About Ladakh

Ladakh: Little Tibet, The Land of High Passes…

Nestled high in the Himalayas on India’s Tibetan Plateau, Ladakh is truly a hidden gem. This high altitude desert landscape provides a stunning backdrop for such rich and colorful Buddhist traditions. Although part of modern India, Ladakh provides one of the last glimpses into traditional Tibetan culture available in the world. In fact, at times Ladakh was part of Tibet. Ladakh & Tibet had a number of conflicts over centuries until the 13th century when they developed friendly relations. Ladakh remained an independent kingdom until 1834, and it is currently a Union Territory of India. Ladakh only opened to tourism in 1974, and 30,000 foreign tourists visit Ladakh each year. 

The Union Territory of Ladakh is highlighted in light purple at the top, with the red arrow. 

About Thiksey Monastery

Thiksey Monastery was founded in the mid-1400’s along the banks of the Indus River. The monastery’s temples, halls, and living quarters span over 12 stories on a picturesque hill, earning it the nickname “Mini Potala” for its resemblance to the Potala Palace in Lhasa, Tibet. Thiksey is affiliated with the Gelug, or Yellow Hat, school of Tibetan Buddhism, and there are 2 additional monasteries, a nunnery, and 12 temples that operate under Thiksey’s care.

The monastery’s head lama, Ngawang Jamyang Jampa Stanzin Rinpoche (or, Thiksey Rinpoche for short), is a well-respected, influential, and progressive voice within the Ladakhi community. He has worked tirelessly to improve the lives of Ladakhi lamas (monks) and lay people since his narrow escape from Tibet during the Chinese invasion.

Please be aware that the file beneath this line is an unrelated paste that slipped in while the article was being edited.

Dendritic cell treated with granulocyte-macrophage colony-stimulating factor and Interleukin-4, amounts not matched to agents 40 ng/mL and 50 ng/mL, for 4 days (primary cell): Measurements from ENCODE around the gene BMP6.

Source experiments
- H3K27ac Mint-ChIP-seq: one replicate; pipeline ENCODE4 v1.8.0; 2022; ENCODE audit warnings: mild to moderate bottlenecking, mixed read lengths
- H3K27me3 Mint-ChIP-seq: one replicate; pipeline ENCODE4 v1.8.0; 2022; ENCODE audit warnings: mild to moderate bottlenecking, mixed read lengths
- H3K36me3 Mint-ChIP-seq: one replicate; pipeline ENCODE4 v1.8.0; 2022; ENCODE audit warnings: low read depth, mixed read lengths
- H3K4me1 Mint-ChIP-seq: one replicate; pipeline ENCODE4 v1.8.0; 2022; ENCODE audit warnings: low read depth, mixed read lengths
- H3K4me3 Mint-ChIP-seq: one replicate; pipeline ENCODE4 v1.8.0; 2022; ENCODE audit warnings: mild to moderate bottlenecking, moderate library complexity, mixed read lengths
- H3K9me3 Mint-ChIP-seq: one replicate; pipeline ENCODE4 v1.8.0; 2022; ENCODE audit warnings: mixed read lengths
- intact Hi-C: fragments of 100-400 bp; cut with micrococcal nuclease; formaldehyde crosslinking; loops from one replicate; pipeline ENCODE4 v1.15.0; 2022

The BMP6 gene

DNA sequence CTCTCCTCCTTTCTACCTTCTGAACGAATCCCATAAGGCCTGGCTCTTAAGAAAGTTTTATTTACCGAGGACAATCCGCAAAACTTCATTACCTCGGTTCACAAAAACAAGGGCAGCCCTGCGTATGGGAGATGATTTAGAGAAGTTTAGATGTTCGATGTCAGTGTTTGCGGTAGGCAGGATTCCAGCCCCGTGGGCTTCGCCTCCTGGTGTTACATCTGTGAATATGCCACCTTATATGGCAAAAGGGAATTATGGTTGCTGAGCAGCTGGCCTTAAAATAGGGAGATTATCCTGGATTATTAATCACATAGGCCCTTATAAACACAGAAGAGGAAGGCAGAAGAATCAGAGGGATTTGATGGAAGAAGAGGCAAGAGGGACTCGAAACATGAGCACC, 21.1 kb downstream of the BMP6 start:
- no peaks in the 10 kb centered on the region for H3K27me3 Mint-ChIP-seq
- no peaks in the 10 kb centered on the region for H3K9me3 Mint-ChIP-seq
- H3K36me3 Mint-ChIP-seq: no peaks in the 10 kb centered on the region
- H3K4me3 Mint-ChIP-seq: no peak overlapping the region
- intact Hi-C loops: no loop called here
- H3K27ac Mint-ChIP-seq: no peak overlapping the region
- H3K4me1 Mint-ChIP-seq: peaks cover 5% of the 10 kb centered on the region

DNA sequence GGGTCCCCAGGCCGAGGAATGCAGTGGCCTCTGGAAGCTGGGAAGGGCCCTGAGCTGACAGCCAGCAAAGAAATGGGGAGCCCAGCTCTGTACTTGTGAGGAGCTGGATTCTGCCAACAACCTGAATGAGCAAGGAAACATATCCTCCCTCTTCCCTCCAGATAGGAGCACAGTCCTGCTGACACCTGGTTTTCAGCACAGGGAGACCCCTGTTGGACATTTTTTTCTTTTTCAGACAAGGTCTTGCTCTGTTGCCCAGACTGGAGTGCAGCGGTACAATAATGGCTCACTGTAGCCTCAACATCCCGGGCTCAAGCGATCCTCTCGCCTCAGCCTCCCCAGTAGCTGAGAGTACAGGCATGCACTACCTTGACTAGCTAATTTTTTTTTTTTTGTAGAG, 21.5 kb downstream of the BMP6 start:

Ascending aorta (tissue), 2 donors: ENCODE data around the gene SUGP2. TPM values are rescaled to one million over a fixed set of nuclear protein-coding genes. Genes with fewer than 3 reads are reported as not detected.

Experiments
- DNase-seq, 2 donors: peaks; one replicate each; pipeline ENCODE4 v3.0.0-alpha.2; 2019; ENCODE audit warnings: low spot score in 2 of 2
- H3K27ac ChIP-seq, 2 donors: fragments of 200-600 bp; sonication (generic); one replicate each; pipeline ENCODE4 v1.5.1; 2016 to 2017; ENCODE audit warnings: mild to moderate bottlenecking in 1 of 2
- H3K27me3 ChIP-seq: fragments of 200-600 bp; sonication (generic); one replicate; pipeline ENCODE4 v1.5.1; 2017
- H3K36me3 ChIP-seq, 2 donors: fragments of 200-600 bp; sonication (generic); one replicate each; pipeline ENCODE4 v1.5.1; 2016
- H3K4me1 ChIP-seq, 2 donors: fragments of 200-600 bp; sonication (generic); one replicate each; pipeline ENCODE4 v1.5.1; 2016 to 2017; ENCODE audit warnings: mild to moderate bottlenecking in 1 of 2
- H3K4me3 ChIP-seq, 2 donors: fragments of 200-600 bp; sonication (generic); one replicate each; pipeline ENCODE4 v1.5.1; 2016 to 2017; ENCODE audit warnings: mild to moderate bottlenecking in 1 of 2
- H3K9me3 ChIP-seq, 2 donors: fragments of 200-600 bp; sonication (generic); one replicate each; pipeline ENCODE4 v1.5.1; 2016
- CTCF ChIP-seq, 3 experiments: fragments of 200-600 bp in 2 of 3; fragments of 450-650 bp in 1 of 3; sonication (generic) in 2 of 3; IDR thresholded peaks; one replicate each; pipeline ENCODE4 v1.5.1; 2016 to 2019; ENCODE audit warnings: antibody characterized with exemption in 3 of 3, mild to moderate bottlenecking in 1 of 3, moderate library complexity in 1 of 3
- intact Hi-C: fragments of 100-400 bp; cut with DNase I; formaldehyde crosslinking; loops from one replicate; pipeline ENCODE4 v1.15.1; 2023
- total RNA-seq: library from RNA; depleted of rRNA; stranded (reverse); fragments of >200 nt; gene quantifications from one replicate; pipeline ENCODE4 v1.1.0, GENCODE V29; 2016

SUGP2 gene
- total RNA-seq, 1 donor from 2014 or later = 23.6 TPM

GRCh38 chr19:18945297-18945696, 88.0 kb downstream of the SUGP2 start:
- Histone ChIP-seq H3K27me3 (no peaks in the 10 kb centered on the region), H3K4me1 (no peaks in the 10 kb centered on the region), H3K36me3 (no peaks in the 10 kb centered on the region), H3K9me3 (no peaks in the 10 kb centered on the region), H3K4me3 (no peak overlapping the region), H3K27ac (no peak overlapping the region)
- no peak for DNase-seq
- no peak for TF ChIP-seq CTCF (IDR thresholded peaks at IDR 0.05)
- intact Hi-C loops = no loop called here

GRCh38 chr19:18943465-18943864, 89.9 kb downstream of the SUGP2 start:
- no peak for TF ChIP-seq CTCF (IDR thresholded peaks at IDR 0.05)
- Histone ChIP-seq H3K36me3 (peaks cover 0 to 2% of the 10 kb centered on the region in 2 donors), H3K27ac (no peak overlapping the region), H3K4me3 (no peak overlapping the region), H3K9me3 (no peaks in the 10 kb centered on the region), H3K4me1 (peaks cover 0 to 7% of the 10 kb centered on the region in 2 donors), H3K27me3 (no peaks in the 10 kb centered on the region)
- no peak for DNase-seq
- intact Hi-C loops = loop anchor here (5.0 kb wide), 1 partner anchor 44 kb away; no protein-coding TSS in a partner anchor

Helena Norberg-Hodge was one of the first westerners to visit Ladakh when it opened to tourists in 1975. She spent much of the next three years in the region studying the language; she is the first outsider in modern times to become fluent in Ladakhi. She was a positive presence in Ladakh during this region’s time of sudden modernization and change. We don’t “require” reading for our Ladakh trips, but if we did, Ancient Futures would be it.

Helena Norberg-Hodge is the founder of both Local Futures (formerly ISEC) and the International Alliance for Localization (IAL), and is a founding member of the International Forum on Globalization (IFG) and The Global Ecovillage Network. A pioneer of the new economy movement, she has been awarded the Alternative Nobel prize and the Goi Peace Award. She is also the producer and co-director of the award-winning documentary The Economics of Happiness.

Perhaps the most important lesson of Ladakh has to do with happiness … In Ladakh I have known a people who regard peace of mind and joie de vivre as their unquestioned birthright.

Helena Norberg-Hodge, Ancient Futures


Ladakh’s highest point reaches 25,171 ft (7676 m) and its lowest point a “mere” 9,000 ft (2740 m)–but then again, Ladakh does mean “Land of High Passes”! Our home base at Thiksey rests at nearly 11,000 feet (3350 m).

We take altitude acclimatization seriously in order to ensure you have a wonderful time on the Tibetan Plateau. Please visit our post on Preventing Altitude Sickness by clicking the button below.


“The land is so barren and the passes so high that only our fiercest enemies or our best friends would want to visit us.”

Ancient Ladakhi saying


Western Archaic Tibetan, another name for the Ladakhi language, has about 130,000 speakers in the world. Please click the “learn more” button below for our Ladakhi language primer!

JULLAY! The Ladakhi Aloha

If you learn one word of Ladakhi, let it be “Jullay.” This all-purpose phrase means hello, goodbye, please, and thank you. There is even a song about the word “jullay” which says, “The good word that brings friends closer is jullay / The good word that make strangers friends is jullay.”  For a more respectful “jullay” to monks, you can say “Choktsel Jullay!”

Ladakh’s population density is just 3 people per square mile—that’s .01% of New York City’s.

Ladakh is a high-altitude desert that receives an average of 4″ (10 cm) of rain annually.